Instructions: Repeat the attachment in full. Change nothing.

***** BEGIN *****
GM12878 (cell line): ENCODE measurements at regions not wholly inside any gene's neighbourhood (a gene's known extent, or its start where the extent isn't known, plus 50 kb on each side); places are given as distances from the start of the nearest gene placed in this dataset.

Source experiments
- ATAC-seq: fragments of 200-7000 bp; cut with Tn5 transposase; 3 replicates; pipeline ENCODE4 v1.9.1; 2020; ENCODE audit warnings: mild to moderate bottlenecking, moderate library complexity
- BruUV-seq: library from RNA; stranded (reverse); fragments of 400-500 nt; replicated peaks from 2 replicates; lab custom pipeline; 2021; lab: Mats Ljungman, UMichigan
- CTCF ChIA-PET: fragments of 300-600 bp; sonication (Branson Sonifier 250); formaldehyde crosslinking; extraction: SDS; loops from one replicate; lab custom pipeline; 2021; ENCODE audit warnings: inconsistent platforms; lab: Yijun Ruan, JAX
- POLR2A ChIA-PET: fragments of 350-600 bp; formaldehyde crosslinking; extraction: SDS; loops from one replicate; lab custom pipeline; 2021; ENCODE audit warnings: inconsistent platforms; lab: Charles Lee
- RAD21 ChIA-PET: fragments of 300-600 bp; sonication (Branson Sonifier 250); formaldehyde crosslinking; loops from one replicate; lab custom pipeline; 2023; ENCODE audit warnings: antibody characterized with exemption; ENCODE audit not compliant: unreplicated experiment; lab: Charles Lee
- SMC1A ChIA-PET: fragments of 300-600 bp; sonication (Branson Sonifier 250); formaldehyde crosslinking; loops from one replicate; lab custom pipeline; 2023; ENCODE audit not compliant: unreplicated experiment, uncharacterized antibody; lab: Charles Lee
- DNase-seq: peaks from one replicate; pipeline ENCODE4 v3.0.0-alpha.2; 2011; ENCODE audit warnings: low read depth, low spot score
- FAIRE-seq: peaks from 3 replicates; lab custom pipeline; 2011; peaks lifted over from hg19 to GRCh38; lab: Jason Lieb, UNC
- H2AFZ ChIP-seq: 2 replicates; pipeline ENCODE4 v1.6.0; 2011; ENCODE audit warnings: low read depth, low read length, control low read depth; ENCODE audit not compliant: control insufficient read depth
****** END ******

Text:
GM12878 (cell line): ENCODE measurements at regions not wholly inside any gene's neighbourhood (a gene's known extent, or its start where the extent isn't known, plus 50 kb on each side); places are given as distances from the start of the nearest gene placed in this dataset.

Source experiments
- ATAC-seq: fragments of 200-7000 bp; cut with Tn5 transposase; 3 replicates; pipeline ENCODE4 v1.9.1; 2020; ENCODE audit warnings: mild to moderate bottlenecking, moderate library complexity
- BruUV-seq: library from RNA; stranded (reverse); fragments of 400-500 nt; replicated peaks from 2 replicates; lab custom pipeline; 2021; lab: Mats Ljungman, UMichigan
- CTCF ChIA-PET: fragments of 300-600 bp; sonication (Branson Sonifier 250); formaldehyde crosslinking; extraction: SDS; loops from one replicate; lab custom pipeline; 2021; ENCODE audit warnings: inconsistent platforms; lab: Yijun Ruan, JAX
- POLR2A ChIA-PET: fragments of 350-600 bp; formaldehyde crosslinking; extraction: SDS; loops from one replicate; lab custom pipeline; 2021; ENCODE audit warnings: inconsistent platforms; lab: Charles Lee
- RAD21 ChIA-PET: fragments of 300-600 bp; sonication (Branson Sonifier 250); formaldehyde crosslinking; loops from one replicate; lab custom pipeline; 2023; ENCODE audit warnings: antibody characterized with exemption; ENCODE audit not compliant: unreplicated experiment; lab: Charles Lee
- SMC1A ChIA-PET: fragments of 300-600 bp; sonication (Branson Sonifier 250); formaldehyde crosslinking; loops from one replicate; lab custom pipeline; 2023; ENCODE audit not compliant: unreplicated experiment, uncharacterized antibody; lab: Charles Lee
- DNase-seq: peaks from one replicate; pipeline ENCODE4 v3.0.0-alpha.2; 2011; ENCODE audit warnings: low read depth, low spot score
- FAIRE-seq: peaks from 3 replicates; lab custom pipeline; 2011; peaks lifted over from hg19 to GRCh38; lab: Jason Lieb, UNC
- H2AFZ ChIP-seq: 2 replicates; pipeline ENCODE4 v1.6.0; 2011; ENCODE audit warnings: low read depth, low read length, control low read depth; ENCODE audit not compliant: control insufficient read depth